Good luck with your decisiob but take your time, it is a big investment.
Thank you. Good things to know. I love my Husq. but like you said, it takes awhile - especially the larger designs, that I am starting to like doing!
I have a Brother PR650. Space in a room to put the machine. Good service or someone who will answer questions on the phone. You will need wider stabiliser, I bought loads of 5000m reels of thread and my machine uses pre wound bobbins. I need space by my machine to park my laptop as the designs are downloaded to the machine. My big machine gives me a huge amount of fun but it was a huge and steep learning curve. My machine is used for fun not as a commercial enterprise. My machine was the dealers demo and hadn't done much mileage and as a result sold as used. This is something I always suggest to people. Have fun doing your research but as I regularly stress here after support is essential as I reminded Cuties a few weeks ago when I met someone who bought online and has no support and needs to replace something broken.
Ok. I'm hearing that good service is essential. Do you have to service it often or just routine maintenance?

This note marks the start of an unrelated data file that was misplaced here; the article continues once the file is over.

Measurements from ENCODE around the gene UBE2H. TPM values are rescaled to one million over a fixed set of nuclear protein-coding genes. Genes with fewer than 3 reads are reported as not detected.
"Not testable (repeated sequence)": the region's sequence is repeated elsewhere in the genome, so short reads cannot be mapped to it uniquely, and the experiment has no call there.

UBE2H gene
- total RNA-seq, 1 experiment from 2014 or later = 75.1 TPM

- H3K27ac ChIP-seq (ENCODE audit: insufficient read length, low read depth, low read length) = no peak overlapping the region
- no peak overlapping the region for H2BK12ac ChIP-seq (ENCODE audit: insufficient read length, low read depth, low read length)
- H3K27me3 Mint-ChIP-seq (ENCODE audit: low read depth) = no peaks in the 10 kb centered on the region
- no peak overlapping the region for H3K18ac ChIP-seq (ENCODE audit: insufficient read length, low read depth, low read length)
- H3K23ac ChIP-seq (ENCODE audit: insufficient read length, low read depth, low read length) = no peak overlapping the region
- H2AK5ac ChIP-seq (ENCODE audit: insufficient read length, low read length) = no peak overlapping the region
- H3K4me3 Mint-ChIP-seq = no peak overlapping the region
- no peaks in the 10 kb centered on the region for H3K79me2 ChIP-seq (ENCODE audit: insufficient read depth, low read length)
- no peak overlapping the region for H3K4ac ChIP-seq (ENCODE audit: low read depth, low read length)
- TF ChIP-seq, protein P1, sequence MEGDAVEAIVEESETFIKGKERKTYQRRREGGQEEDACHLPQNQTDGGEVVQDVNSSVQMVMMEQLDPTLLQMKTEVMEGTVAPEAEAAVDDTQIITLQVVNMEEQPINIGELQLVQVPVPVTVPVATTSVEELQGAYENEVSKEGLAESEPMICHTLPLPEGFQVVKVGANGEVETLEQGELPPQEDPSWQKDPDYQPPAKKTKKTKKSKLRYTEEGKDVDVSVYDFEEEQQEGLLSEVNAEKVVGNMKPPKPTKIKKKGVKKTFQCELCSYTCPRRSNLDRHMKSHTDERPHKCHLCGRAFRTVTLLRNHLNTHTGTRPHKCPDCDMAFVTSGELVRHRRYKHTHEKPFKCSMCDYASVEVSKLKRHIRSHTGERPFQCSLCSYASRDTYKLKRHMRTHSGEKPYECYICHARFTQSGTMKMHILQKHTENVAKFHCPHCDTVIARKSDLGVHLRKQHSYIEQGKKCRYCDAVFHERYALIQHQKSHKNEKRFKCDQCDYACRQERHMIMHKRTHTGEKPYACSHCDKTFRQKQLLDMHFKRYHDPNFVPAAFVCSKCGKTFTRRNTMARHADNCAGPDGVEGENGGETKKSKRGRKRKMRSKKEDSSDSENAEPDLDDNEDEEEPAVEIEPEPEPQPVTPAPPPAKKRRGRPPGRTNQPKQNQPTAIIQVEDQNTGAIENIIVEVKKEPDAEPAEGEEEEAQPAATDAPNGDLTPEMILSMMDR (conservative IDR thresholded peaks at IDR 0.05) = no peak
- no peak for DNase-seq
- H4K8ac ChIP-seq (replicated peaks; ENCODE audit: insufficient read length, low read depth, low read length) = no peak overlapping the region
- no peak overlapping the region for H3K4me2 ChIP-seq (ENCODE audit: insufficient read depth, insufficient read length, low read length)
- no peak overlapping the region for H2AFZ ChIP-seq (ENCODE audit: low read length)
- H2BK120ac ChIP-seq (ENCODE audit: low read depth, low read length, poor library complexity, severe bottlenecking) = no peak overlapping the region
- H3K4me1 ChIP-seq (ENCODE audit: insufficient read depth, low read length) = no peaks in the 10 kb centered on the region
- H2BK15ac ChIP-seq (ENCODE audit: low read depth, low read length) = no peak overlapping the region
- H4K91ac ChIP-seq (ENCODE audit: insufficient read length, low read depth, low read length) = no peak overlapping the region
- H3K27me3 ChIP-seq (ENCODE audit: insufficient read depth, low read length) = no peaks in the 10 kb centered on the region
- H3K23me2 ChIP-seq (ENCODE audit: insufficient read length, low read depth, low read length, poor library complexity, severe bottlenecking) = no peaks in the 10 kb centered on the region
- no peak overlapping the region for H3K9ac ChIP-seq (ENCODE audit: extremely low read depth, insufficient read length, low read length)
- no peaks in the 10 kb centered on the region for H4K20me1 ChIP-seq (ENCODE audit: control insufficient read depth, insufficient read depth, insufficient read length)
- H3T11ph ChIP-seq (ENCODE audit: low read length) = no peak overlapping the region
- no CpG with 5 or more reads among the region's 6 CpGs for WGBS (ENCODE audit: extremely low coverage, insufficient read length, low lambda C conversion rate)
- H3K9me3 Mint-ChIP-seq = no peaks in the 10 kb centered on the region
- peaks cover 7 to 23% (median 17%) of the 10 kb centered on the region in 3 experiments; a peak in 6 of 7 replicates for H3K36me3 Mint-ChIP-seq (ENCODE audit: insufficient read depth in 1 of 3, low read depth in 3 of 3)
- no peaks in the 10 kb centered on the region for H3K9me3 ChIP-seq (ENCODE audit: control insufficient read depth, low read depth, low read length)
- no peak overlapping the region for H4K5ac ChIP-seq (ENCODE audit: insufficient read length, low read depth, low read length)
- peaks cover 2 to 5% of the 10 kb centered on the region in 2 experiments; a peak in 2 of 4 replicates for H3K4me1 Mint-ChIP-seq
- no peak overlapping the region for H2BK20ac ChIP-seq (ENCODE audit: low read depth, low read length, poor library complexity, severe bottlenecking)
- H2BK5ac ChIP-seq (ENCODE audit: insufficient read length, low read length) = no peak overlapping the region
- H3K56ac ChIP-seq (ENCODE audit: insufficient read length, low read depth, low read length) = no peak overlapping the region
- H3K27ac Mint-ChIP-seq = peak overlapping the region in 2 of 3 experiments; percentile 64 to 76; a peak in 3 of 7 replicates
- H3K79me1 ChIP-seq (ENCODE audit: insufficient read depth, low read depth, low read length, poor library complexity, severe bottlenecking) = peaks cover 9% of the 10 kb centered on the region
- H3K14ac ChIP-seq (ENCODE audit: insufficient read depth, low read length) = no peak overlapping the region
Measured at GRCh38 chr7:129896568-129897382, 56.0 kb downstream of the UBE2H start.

Find a really good service technician as local to you as possible. My most recent technician is 1&1/2 hours away but so worth it. Too many disasters and dodgy fixups with anyone more local has meant i needed to go elsewhere.
Have a play with a multineedle before you decide which one to buy. Do not be in a rush. Go to several dealers if necessary including ones that sell industrial machines. They sometimes have good used machines for a bargain.
Try and get an extra set of hoops thrown in the deal too. You will be grateful later
These machines are heavy and bigger than you realise so a dedicated table on wheels is very helpful. Plus they have room for storage. Oh and plenty of room in your sewing area 😁
Good luck in your desision.
Sent you a PM.